📒Democracy And Its Critics ✍ Robert Alan Dahl
✏Democracy and Its Critics Book Summary : Discusses the history and nature of democracy, defends it against alternative forms of government, and suggests how it must change in the future
📒How To Save A Constitutional Democracy ✍ Tom Ginsburg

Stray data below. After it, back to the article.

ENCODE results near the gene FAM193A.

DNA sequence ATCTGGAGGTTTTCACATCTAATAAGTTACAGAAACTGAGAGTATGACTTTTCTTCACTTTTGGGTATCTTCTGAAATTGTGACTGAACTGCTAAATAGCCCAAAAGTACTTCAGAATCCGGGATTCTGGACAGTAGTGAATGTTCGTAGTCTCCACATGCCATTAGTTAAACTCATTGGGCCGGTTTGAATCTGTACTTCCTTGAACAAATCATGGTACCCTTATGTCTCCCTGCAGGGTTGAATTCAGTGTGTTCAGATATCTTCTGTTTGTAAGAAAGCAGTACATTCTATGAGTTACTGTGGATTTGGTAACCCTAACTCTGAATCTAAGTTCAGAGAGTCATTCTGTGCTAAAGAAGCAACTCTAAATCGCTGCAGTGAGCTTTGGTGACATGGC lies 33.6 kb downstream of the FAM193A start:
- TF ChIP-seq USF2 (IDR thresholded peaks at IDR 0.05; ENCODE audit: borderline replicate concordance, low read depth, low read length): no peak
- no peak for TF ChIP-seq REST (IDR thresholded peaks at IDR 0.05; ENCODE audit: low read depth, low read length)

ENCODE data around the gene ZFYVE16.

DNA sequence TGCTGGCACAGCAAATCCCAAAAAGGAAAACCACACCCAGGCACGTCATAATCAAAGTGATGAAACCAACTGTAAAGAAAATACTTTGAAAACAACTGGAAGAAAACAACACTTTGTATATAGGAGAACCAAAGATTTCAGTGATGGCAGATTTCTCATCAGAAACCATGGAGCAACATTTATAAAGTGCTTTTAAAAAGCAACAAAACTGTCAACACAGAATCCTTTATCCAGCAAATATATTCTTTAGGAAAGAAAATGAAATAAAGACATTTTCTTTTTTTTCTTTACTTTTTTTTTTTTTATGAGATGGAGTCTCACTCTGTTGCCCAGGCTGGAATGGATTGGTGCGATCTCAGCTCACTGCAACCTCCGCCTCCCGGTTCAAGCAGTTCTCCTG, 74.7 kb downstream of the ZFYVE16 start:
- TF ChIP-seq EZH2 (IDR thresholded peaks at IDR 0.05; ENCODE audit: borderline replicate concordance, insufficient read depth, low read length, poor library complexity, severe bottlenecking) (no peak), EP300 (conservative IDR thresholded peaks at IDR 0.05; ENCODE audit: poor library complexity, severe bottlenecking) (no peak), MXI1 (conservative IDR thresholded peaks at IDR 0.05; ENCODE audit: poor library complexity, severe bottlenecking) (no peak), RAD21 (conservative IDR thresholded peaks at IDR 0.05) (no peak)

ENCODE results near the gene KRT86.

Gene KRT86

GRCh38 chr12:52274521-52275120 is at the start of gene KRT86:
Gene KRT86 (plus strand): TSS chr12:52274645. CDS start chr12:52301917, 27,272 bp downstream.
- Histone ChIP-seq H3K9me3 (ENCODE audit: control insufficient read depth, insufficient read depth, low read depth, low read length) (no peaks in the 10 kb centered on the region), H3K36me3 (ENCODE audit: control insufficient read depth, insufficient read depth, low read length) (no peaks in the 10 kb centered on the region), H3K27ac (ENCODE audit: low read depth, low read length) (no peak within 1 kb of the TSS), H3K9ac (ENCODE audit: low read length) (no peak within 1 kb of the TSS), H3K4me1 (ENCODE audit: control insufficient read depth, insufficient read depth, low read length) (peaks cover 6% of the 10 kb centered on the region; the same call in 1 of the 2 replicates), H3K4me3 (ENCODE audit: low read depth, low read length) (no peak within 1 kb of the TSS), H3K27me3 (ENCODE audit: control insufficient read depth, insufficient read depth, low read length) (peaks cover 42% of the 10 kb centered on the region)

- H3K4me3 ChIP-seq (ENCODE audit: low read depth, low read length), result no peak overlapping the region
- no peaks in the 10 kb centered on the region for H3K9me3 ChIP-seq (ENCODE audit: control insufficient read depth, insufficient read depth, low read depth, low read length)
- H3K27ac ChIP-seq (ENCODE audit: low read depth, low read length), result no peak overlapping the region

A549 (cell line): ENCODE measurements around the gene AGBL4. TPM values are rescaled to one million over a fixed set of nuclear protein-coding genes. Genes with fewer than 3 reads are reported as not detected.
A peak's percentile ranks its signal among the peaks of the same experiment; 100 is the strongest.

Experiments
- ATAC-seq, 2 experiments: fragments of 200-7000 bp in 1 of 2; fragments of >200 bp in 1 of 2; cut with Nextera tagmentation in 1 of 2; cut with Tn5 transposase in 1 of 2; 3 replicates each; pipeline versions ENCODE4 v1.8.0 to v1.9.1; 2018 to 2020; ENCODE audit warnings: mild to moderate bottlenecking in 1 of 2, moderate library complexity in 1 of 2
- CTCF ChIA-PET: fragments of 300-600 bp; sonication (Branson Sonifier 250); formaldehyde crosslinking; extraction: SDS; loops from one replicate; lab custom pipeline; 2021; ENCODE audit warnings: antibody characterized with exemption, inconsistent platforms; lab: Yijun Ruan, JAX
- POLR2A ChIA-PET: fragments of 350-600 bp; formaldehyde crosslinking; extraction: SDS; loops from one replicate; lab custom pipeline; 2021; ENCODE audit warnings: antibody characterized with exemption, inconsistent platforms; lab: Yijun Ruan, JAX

✏How to Save a Constitutional Democracy Book Summary : Democracies are in danger. Around the world, a rising wave of populist leaders threatens to erode the core structures of democratic self-rule. In the United States, the tenure of Donald Trump has seemed decisive turning point for many. What kind of president intimidates jurors, calls the news media the “enemy of the American people,” and seeks foreign assistance investigating domestic political rivals? Whatever one thinks of President Trump, many think the Constitution will safeguard us from lasting damage. But is that assumption justified? How to Save a Constitutional Democracy mounts an urgent argument that we can no longer afford to be complacent. Drawing on a rich array of other countries’ experiences with democratic backsliding, Tom Ginsburg and Aziz Z. Huq show how constitutional rules can both hinder and hasten the decline of democratic institutions. The checks and balances of the federal government, a robust civil society and media, and individual rights—such as those enshrined in the First Amendment—often fail as bulwarks against democratic decline. The sobering reality for the United States, Ginsburg and Huq contend, is that the Constitution’s design makes democratic erosion more, not less, likely. Its structural rigidity has had unforeseen consequence—leaving the presidency weakly regulated and empowering the Supreme Court conjure up doctrines that ultimately facilitate rather than inhibit rights violations. Even the bright spots in the Constitution—the First Amendment, for example—may have perverse consequences in the hands of a deft communicator who can degrade the public sphere by wielding hateful language banned in many other democracies. We—and the rest of the world—can do better. The authors conclude by laying out practical steps for how laws and constitutional design can play a more positive role in managing the risk of democratic decline.